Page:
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Recovery Curves and Signal Averaging

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    Classroom Exercise #4: Recovery Curves and Signal Averaging

    The following are recovery plots of anion analysis from soil.  The graphs plot recovered anion in ppb vs the amount that was spiked in.  The anion measured for each is in the y-axis label.

    The center line is the average, while the outer 2 lines are the 95 % confidence interval. 

    Plot_SO4.png Plot_F.png Plot_NO3.png

    1. A. Look at the axis of the graphs. What is the ideal slope of these plots? Which plot is most ideal (F, SO4, NO3) and why?





      1. What is the problem in the F plot? What error could account for that problem?





      2. What is the problem in the NO3 plot? What error could account for that problem?





      3. Why is important to know the confidence limit as well as the average for these plots?




    1. Moving average. Sheet 1 of the Excel spreadsheet has a chromatogram.

      First plot the data (first column is time in min, second signal in arbitrary absorbance units).  Then find an area of flat baseline.  Use the data in that place to calculate the noise (i.e. standard deviation). 

      What is the noise? ____________

      What is the maximum peak height? ____________

      What is the S/N? _____________


      Next, use Excel’s average function to make a 5 point moving average smoothed chromatogram.  The first 2 points are hard (you can leave them as is), but after that average the two points before a point, that point and the two points after the point.  Plot this data.  Use the same area of flat baseline and calculate the noise.

      What is the noise? ____________

      What is the maximum peak height? ____________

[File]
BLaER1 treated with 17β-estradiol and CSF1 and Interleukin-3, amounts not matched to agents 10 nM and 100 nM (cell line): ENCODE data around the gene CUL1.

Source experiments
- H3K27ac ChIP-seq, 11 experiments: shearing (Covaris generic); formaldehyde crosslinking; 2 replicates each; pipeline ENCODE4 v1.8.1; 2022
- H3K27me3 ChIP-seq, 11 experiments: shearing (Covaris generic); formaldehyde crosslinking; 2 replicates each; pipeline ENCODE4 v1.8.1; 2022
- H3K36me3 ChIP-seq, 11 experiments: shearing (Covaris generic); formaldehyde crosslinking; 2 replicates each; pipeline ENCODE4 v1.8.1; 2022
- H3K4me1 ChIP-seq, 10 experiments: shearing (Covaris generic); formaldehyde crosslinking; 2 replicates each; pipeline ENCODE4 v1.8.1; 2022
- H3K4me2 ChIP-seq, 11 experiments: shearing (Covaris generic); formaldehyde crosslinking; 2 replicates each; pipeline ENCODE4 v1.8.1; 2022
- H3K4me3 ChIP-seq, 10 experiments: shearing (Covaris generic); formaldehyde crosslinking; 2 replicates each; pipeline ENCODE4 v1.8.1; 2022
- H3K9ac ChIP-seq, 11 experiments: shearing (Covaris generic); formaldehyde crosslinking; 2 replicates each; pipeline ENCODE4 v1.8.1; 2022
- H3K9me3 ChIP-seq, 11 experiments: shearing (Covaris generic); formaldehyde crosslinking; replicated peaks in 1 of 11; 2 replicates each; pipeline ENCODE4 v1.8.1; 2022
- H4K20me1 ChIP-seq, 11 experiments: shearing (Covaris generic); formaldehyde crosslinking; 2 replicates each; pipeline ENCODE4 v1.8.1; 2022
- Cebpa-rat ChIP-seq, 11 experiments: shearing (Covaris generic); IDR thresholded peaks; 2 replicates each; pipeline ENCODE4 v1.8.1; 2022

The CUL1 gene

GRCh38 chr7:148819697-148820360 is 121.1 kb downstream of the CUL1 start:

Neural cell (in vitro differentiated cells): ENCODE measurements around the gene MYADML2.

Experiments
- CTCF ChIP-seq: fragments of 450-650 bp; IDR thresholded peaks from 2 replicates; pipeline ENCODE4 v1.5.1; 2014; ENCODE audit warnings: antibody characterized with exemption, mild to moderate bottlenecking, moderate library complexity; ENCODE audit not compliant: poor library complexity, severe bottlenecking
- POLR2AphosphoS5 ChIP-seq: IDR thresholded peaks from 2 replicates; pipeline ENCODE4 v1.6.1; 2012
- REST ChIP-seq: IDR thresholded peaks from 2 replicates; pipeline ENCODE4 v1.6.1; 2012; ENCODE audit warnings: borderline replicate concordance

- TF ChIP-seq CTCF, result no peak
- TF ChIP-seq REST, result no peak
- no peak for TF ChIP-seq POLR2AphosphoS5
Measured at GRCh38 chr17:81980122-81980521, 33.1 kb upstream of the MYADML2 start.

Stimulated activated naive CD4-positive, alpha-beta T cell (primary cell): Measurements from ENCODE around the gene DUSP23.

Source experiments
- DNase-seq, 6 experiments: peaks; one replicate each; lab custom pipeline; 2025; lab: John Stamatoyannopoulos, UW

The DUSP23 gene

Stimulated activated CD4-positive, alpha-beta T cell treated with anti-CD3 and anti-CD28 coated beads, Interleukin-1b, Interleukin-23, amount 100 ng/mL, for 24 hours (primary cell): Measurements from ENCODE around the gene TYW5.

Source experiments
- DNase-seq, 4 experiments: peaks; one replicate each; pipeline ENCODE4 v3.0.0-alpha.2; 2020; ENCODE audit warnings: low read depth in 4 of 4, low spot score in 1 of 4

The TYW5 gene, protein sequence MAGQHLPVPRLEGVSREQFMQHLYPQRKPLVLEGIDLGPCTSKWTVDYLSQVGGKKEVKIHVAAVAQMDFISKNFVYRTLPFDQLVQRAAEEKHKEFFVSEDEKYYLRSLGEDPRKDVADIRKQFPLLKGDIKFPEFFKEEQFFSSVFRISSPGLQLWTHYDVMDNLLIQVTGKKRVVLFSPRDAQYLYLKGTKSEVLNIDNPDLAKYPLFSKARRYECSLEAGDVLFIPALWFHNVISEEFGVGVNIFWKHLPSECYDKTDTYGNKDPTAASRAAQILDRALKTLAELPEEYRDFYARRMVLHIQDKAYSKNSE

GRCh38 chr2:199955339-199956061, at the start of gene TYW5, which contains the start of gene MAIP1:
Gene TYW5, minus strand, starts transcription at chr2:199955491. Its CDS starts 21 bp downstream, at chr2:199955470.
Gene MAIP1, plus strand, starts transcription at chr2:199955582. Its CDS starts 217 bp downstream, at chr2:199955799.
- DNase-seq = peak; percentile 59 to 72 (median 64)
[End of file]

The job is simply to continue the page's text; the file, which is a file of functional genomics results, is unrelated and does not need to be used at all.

What is the S/N? _____________________


      What do you notice about the smoothed chromatogram, in terms of signal, noise, or other features?



    1. Signal Averaging

      Sheet 2 of the Excel Sheet has example data for signal averaging.  In this case, a short chromatogram is given, first as ideal noiseless data, then with noise added (I used a random number generator to add the same amount of noise in this case for each trial).


      Plot the noiseless data vs. time. 

      Now plot all the trials on one graph. 

      Find a portion of the baseline to use to calculate noise, in Excel, calculate the standard deviation of this portion of the baseline for each trial.  What is the average of those standard deviations? ____________


      Now average the 9 trials together (do not include the noiseless data).

      Calculate the noise of the same part of the baseline: _________


      How much does the noise differ by?  _________

      What factor would you have predicted, given we did 9 replicates? ___________


      Plot the averaged data on its own graph.  Is it easier to see the peaks?  For which peak does it matter most?



    Excel Syntax

    AVERAGE(number1, [number2], ...)

    STDEV.S(number1,[number2],...)  Gives the sample standard deviation

    STDEV.P(number1,[number2],...)  Gives the population standard deviation








    Contributors and Attributions

    This page titled Recovery Curves and Signal Averaging is shared under a CC BY-NC-SA 4.0 license and was authored, remixed, and/or curated by Contributor.

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